In our ilé we celebrate two anniversaries in the month of December. Mine is on December 12th and my husband’s is on the 13th. As you can imagine, there are tons of offerings set on the altar, particularly lots of fresh fruit. It is tradition in my ilé to share fruit with guests as they leave to go home, but having a double anniversary and a double shrine we had so much fruit that I had to find a way to use it creatively. Of course, some people pick pieces and use them for cleansings, but there are so many cleansings one can do. So I decided to create a few sweet treats for the Orisha and some to share with my family with the remaining fruit.
Since my father in Osha is Aganjú I always have plenty of pineapples and they usually take a bit to ripen, so I had 3 delicious pineapples in my hands today and inspiration to cook and offer a nice dish to my orisha and to make enough for my family to share. One of them, BBQ Pineapple Hot and Sweet Chicken, was only for the dinner table. The other one, Hawaiian Bread Coconut and Pineapple Pudding was a dessert and a sweet offering to the orisha. Pineapples are a favorite of to both Aganjú and Oggún, so you can certainly say that you can have One Bread Pudding and two happy Orisha. By the way, it is good to mention that bread pudding is also a favorite of Obatalá. You can adapt a basic bread pudding to please most any orisha, substitute the fruit with mashed fruit bread for Obatalá. If you want to please Oshun, try using freshly roasted pieces of butternut squash and for Yemayá try substituting the coconut milk with fresh watermelon juice and serving it with watermelon simple syrup.
Hawaiian Bread Coconut and Pineapple Pudding
1 Package of Pineapple bread (12 pack dinner rolls)*
1 cup of coconut milk
2/3 cup of brown sugar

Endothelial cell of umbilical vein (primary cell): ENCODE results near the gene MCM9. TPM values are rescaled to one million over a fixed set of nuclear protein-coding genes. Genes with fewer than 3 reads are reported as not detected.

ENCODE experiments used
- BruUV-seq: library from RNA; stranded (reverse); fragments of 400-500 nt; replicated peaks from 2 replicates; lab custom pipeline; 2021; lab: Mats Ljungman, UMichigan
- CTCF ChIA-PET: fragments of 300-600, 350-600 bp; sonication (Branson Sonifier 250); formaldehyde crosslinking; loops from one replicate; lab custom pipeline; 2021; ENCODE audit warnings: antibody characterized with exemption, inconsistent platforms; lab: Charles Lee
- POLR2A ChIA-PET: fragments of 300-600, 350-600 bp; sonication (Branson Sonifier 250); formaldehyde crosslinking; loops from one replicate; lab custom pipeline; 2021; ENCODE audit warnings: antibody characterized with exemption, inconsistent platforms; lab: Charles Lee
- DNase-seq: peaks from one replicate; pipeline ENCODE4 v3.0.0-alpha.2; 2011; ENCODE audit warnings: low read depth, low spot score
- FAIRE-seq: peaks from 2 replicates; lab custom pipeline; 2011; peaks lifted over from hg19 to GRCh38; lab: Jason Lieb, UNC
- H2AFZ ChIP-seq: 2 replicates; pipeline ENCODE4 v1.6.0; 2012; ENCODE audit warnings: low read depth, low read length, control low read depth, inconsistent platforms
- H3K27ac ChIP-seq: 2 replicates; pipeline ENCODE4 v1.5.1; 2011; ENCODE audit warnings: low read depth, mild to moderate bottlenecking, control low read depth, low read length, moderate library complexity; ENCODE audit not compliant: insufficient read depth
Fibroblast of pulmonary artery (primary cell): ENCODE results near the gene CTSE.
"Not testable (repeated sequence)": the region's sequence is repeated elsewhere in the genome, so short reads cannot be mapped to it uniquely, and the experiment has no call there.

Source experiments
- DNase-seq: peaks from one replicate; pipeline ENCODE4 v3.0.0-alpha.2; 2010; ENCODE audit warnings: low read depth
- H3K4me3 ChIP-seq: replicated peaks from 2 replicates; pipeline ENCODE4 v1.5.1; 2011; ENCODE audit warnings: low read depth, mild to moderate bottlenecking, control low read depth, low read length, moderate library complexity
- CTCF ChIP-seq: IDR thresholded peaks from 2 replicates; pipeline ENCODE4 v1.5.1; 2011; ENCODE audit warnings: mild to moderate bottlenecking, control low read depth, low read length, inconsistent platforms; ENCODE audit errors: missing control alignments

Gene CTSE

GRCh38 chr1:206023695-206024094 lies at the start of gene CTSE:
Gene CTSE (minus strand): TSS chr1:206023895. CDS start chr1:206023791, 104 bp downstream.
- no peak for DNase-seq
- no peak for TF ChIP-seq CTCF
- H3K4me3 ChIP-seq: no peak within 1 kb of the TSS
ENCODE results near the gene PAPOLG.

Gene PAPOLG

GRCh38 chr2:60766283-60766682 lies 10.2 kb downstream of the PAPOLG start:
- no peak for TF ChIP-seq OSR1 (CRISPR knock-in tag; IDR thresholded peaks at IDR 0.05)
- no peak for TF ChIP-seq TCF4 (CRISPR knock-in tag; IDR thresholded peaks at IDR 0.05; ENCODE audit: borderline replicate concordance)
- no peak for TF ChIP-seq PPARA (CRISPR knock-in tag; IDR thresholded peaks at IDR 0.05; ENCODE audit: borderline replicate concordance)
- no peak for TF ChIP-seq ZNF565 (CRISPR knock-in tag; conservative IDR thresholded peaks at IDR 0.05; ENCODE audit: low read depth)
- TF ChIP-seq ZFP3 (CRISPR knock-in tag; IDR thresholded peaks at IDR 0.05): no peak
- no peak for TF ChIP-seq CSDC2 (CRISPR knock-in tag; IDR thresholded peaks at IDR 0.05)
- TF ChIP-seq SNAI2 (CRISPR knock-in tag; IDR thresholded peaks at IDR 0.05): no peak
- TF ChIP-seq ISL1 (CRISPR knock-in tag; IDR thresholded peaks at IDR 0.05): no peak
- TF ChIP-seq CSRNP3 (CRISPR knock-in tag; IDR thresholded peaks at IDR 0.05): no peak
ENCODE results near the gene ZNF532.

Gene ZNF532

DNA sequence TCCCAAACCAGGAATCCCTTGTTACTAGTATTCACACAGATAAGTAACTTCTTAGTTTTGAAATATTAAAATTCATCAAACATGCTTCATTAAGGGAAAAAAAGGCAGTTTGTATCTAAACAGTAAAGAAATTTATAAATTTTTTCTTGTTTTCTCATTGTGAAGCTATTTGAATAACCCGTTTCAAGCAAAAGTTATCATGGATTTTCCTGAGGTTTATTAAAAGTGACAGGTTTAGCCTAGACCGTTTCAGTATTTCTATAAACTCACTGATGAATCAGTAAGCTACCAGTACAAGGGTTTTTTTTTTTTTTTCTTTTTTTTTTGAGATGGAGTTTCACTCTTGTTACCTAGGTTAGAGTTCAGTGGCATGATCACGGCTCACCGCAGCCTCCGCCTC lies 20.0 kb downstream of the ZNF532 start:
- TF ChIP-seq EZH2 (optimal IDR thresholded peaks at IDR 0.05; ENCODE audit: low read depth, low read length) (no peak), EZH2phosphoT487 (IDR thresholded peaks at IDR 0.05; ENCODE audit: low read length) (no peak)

1 teaspoon of rum flavoring
1 teaspoon of ground cinnamon
¼ teaspoon of nutmeg
½ teaspoon of lime zest
3 teaspoons of melted butter
1 cup of chopped pineapple
Peel, core and mince the fresh pineapple. You will only need one cup of it. Place it in a large bowl along with the sugar, rum flavoring, cinnamon, nutmeg, melted butter, coconut milk and eggs. Break rolls into pieces and add to the ingredients. Mix with your hands, do not over mix. Pour batter into a greased soufflé mold (I used an additional 2 tsps. of butter for greasing the mold). Use the zest to top the mixture and then bake on a pre-heated oven for 50 to 60 minutes at 350°F oven.
This recipe is fairly simple and the results are quite delicious. You can add some chopped macadamia nuts to top the pudding for additional texture. If you want to make the offering extra special, try doing simple syrup (equal amount of sugar and water cooked together) spiked with rum and serve poured over the warm pudding.
hope you enjoy this as much as I did working in the kitchen with my family and children, after all there are some offerings that are extra special when they carry the combined ashé of several santeros, and more so, when a family of santeros come together to work and thanks the orisha for the many blessings received over the last year.
Oní Yemayá Achagbá
Note: Stealing recipes and stories and re posting them on other blogs without permission is not only wrong, it speaks very poorly about a person as an olosha, writer and human being. This story was posted years ago on blog.themysticcup.com which now has been transformed to TheMysticuCup.com and it was stolen --down to my original photos-- by Chleo Splendora from the blog called "Diario de una alashe."